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I'm a hack programmer -- no formal education. So, I don't know if this is technically a "factory", "abstract factory" or something else.

It is a way to generate a class dynamically, perhaps based on run-time data.

The point is that you can take a blank class object and dynamically add a constructor, class attributes, and instance methods. In principle, these could be configured dynamically in a program.

Since I don't know anything about programming theory, I welcome any criticism/discussion/suggestion. But, please be gentle!

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# create blank class
print "creating empty class object"
print
class A(object):
	pass


# create hypothetical constructor
print "defining class constructor"
print "will set instance attribute \"a\""
print
def init(cls, a):
	print "initializing the instance"
	print
	cls.__setattr__("a",a)
	
	
# create new method
print """\
defining method \"show\" that takes one argument, \
a class.  It then prints class variable \"a\" and \
instance variable \"b\" \
"""
print

def show(cls):
	print "received class", cls, "as first argument"
	print "class attribute \"b\"", cls.b
	print "instnace attribute \"a\":", cls.a
	print


# add attribute to class
print "adding class attribute b=10"
print
A.b = 10


# add constructor to class
print "adding class constructor"
print "will set instance attribute \"a\""
print
A.__init__ = init


# add method to class
print "adding \"show\" method to class"
print
A.show = show


# create instance
print "creating instance \"q\" and passing \"5\" to constructor"
print
q = A(5)


# check class attribute
print "checking class attribute \"b\""
print "should equal 10"
print q.b
print


# check instance attribute
print "checking instance attribute \"a\""
print "should equal 5"
print q.a
print


# test instance method
print "testing method \"show\""
print
q.show()


# change class attribute
print "now chaning class attribute \"b\" to 30"
print
A.b = 30


# check reference to class attribute
print "checking that the class attribute changed"
print
q.show()

First we create an empty class. Then we create a function to be the constructor. We define it to take two arguments. However, because we (dynamically) bind it to the class, when an instance calls it, the instance is passed as the first argument.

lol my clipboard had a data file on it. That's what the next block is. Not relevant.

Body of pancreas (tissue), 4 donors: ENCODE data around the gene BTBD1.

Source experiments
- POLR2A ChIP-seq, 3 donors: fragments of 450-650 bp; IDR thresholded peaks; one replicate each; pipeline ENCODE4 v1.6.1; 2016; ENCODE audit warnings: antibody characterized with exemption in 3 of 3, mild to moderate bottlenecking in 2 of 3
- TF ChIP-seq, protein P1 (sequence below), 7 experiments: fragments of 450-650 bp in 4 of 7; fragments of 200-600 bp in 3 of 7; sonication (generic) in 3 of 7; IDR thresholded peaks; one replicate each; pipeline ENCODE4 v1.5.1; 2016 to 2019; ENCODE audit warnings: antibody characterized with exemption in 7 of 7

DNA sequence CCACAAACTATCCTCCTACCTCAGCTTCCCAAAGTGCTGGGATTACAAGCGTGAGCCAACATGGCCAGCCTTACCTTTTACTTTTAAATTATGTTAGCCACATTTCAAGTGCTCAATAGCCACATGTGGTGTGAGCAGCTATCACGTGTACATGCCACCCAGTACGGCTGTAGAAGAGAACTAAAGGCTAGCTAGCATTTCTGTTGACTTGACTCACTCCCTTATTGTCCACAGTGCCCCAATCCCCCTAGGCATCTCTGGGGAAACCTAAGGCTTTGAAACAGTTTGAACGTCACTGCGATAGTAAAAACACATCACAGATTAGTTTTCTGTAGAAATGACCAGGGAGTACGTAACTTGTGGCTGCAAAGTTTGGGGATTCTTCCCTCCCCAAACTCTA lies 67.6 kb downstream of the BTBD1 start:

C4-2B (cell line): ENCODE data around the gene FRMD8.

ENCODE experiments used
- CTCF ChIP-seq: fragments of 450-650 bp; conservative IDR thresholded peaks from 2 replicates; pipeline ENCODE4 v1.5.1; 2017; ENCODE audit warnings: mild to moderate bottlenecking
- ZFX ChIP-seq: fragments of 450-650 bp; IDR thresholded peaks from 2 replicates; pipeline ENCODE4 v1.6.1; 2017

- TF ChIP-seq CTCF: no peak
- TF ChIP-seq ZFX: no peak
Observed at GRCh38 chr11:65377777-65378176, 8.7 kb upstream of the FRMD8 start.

Next we define a free method, also taking two arguments. Likewise, when bound to the class, the instance passes itself as the first argument.

Next, we demonstrate that this all works. And finally we show that we can change a class attribute, and this passes to the instance.

I hope someone finds this useful!

1 comment

Gabriel Genellina 12 years ago  # | flag

Welcome to dynamic languages! Yes, you got the terminology wrong in some places.

The init function takes an instance as its first parameter, not a class, so I'd use self instead. Also, __special__ methods like __setattr__ are not supposed (normally) to be called explicitely; use setattr(self, "a", a) instead. And, since the attribute name is constant, it's always written as self.a = a (more legible, and faster).

Same with show: takes an instance, not a class, as argument.

And what's a "free method"? If you're talking about show(), it is a function and takes one argument, not two.

To condense your example in a few lines, there are several ways to define a class:

Method 1, traditional:

class A(object):
  b = 10
  def __init__(self, a):
    self.a = a
  def show(self):
    print self, "a=", self.a, " b=", self.b

Method 2, empty class, then adding required pieces:

class A(object): pass
A.b = 10
def show(self): print self, "a=", self.a, " b=", self.b
def init(self, a): self.a = a
A.show = show
A.__init__ = init

Method 3, using type:

A = type('A', (object,), {'b':10, '__init__':init, 'show':show})

All these ways create the same class A, which can be used as follows:

q = A(5)
q.show()
Created by Ariel Balter on Mon, 9 Nov 2009 (MIT)
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